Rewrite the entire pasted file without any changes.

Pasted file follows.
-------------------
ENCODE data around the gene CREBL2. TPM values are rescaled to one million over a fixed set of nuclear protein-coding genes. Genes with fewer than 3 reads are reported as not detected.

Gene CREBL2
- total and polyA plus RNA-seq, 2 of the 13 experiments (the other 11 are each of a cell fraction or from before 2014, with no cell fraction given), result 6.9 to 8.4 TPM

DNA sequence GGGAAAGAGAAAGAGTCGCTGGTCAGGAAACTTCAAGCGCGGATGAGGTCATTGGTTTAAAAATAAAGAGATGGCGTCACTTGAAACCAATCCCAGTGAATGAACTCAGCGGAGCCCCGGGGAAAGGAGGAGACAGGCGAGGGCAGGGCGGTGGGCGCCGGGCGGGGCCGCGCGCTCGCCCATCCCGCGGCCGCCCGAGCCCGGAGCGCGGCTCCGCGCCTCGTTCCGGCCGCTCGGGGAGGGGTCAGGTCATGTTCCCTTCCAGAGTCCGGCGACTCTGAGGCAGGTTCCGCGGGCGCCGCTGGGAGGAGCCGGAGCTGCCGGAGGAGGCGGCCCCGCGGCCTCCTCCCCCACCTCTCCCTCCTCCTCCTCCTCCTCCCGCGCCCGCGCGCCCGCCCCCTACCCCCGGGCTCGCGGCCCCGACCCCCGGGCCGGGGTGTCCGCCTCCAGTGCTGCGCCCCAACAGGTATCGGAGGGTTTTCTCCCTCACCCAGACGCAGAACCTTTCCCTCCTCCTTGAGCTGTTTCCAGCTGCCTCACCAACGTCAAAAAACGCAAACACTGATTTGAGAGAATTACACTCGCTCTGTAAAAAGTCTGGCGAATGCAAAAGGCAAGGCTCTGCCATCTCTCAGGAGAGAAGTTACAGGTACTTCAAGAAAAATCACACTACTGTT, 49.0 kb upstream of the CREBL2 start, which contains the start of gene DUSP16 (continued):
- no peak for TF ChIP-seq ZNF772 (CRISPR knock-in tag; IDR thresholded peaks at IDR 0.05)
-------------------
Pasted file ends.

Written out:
ENCODE data around the gene CREBL2. TPM values are rescaled to one million over a fixed set of nuclear protein-coding genes. Genes with fewer than 3 reads are reported as not detected.

Gene CREBL2
- total and polyA plus RNA-seq, 2 of the 13 experiments (the other 11 are each of a cell fraction or from before 2014, with no cell fraction given), result 6.9 to 8.4 TPM

DNA sequence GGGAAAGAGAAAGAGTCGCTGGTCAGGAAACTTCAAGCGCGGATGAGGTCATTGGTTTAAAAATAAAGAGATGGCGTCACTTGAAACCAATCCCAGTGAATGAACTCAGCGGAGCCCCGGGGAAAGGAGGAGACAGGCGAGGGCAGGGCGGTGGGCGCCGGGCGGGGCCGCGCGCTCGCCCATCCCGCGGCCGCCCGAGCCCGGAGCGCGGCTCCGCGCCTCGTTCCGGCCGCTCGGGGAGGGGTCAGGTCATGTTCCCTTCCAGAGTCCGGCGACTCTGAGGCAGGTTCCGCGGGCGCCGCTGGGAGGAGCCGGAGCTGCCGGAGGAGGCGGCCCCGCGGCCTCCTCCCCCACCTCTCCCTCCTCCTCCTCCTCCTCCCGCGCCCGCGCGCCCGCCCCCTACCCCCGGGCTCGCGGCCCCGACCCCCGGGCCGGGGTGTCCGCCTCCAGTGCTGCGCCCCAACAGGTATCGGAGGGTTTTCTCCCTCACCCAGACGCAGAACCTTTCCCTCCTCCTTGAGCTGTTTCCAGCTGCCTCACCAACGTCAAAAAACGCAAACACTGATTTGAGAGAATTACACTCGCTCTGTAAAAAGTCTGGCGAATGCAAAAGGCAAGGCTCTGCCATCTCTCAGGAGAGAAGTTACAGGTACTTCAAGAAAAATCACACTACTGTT, 49.0 kb upstream of the CREBL2 start, which contains the start of gene DUSP16 (continued):
- no peak for TF ChIP-seq ZNF772 (CRISPR knock-in tag; IDR thresholded peaks at IDR 0.05)